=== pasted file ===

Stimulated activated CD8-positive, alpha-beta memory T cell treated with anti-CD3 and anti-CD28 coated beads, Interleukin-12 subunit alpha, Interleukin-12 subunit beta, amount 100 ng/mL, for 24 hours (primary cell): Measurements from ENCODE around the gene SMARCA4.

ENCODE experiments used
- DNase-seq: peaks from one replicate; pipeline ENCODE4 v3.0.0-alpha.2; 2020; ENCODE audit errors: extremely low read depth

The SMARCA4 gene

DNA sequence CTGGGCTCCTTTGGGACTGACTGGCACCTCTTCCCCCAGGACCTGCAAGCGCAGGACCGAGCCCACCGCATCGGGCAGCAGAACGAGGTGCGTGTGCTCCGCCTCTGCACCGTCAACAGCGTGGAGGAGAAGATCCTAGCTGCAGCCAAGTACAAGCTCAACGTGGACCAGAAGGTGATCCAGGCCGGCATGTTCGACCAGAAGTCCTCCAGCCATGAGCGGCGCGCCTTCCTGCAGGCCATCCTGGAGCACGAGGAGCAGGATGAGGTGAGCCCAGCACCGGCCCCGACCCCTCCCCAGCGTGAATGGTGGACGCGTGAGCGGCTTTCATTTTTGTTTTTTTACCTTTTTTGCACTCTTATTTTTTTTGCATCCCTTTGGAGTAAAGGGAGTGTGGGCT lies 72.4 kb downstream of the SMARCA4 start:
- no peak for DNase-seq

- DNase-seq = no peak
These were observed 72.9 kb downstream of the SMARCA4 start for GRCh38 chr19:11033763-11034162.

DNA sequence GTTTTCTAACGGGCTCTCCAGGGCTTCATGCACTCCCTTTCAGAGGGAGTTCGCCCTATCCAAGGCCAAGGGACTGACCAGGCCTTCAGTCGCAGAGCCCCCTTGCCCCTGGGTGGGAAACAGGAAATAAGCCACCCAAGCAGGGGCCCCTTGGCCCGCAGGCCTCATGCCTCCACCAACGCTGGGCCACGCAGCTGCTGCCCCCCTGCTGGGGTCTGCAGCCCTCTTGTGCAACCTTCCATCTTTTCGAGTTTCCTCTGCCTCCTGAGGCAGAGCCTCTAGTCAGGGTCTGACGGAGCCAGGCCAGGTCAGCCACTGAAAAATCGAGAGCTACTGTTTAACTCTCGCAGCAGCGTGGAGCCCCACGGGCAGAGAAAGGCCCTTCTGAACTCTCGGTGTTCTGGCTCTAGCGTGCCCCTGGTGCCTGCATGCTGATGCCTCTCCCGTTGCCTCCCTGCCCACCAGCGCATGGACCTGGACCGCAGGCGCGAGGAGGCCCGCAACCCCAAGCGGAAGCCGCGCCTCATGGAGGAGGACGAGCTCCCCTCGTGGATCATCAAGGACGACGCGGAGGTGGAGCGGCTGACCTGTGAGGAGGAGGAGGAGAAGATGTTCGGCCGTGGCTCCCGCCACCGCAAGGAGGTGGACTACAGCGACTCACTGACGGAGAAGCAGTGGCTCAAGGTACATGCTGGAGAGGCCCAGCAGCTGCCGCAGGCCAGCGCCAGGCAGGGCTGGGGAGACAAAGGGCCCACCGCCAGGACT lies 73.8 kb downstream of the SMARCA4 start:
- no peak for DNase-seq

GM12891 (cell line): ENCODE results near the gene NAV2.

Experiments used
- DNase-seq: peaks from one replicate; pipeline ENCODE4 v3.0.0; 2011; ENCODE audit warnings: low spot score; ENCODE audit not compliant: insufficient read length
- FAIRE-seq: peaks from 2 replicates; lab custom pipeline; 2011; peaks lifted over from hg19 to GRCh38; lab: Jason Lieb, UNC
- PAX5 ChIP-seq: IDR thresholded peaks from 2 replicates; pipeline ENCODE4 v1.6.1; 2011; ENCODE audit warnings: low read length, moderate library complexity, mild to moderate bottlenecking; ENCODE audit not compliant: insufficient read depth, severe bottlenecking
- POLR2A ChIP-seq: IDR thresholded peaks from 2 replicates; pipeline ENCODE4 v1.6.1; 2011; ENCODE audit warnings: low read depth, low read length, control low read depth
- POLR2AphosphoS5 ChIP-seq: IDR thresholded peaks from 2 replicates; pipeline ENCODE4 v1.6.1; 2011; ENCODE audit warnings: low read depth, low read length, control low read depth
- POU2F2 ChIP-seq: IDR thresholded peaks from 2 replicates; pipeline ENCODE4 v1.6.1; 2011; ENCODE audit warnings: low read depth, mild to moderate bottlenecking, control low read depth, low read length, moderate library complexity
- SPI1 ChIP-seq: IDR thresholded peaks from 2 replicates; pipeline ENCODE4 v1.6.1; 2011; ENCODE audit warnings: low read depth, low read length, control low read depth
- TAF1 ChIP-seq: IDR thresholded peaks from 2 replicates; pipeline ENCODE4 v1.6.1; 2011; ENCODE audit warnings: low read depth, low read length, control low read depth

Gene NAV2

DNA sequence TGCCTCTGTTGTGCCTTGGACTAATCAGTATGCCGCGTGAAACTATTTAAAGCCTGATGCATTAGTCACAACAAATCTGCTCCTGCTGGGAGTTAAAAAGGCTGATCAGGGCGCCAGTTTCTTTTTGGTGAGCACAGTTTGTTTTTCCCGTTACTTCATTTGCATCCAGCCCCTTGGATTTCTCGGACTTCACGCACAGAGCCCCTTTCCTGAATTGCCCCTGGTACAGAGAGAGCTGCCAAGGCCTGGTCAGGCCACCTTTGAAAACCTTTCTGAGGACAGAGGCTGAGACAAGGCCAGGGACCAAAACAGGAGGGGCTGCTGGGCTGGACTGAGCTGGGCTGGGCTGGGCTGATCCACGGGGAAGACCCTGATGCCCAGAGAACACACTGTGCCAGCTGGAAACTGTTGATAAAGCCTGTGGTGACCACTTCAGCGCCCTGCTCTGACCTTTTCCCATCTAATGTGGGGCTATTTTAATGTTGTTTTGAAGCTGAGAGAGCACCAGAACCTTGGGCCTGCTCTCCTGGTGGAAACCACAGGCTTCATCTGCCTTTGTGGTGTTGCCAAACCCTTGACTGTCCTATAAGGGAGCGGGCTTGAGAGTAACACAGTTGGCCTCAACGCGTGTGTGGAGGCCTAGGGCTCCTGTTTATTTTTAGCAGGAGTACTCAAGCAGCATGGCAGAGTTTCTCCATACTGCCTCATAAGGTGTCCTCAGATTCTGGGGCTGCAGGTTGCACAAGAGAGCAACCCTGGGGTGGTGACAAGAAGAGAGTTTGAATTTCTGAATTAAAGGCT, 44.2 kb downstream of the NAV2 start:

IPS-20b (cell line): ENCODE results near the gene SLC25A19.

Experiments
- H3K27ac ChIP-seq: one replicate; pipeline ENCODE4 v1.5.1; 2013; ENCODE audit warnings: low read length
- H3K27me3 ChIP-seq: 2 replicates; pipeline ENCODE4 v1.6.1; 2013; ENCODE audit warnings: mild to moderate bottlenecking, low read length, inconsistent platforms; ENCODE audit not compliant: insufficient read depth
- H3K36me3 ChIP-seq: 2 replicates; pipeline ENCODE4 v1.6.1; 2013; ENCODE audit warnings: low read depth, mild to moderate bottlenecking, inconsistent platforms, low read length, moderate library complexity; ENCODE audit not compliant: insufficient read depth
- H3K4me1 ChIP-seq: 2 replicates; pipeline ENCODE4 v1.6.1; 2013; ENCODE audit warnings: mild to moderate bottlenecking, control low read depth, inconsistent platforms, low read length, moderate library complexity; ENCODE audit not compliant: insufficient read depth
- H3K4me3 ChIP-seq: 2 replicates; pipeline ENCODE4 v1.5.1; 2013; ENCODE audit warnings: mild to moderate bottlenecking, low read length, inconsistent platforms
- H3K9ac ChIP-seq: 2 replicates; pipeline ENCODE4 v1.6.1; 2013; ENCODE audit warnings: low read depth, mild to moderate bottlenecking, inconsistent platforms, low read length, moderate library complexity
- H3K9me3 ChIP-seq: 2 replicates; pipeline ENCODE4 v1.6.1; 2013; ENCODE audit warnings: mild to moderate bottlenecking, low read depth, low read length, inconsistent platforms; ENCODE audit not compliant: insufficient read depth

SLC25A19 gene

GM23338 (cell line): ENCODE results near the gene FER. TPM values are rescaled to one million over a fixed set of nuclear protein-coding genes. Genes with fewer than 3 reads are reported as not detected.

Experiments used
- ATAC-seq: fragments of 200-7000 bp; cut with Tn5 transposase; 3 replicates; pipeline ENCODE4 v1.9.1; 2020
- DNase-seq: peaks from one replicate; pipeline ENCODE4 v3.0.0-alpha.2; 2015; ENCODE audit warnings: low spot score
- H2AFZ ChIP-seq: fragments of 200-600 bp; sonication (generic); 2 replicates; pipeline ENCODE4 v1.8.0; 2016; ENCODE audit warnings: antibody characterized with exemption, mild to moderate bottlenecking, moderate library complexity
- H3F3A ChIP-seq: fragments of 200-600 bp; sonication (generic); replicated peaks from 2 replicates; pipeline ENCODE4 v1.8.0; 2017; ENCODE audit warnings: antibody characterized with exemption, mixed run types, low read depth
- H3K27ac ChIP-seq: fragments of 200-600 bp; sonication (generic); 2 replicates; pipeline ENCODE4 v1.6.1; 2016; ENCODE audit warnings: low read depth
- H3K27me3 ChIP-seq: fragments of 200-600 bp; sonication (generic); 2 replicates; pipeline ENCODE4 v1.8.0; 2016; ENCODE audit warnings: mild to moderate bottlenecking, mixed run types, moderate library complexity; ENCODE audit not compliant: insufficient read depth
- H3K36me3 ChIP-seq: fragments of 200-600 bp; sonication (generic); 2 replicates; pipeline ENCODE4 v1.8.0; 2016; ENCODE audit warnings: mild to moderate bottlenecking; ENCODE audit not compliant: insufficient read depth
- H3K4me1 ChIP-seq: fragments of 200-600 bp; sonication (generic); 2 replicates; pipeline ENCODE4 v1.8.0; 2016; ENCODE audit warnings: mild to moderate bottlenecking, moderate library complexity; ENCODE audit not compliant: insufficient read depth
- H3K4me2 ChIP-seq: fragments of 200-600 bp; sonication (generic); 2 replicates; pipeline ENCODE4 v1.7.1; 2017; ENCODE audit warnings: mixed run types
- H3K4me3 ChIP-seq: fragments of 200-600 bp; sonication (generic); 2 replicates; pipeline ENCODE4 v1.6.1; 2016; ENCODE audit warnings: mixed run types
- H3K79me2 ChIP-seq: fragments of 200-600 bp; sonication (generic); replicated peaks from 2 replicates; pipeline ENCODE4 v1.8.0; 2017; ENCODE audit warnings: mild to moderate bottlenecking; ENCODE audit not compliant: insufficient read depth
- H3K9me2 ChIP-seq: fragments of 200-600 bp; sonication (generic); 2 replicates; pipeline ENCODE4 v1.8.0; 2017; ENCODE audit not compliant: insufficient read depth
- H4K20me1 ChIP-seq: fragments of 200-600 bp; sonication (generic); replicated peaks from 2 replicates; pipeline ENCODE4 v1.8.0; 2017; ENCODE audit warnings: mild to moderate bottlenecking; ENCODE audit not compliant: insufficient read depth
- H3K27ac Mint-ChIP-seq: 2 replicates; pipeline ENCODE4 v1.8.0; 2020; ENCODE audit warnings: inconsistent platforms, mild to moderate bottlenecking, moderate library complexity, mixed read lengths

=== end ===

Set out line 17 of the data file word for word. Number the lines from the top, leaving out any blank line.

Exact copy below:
- POLR2AphosphoS5 ChIP-seq: IDR thresholded peaks from 2 replicates; pipeline ENCODE4 v1.6.1; 2011; ENCODE audit warnings: low read depth, low read length, control low read depth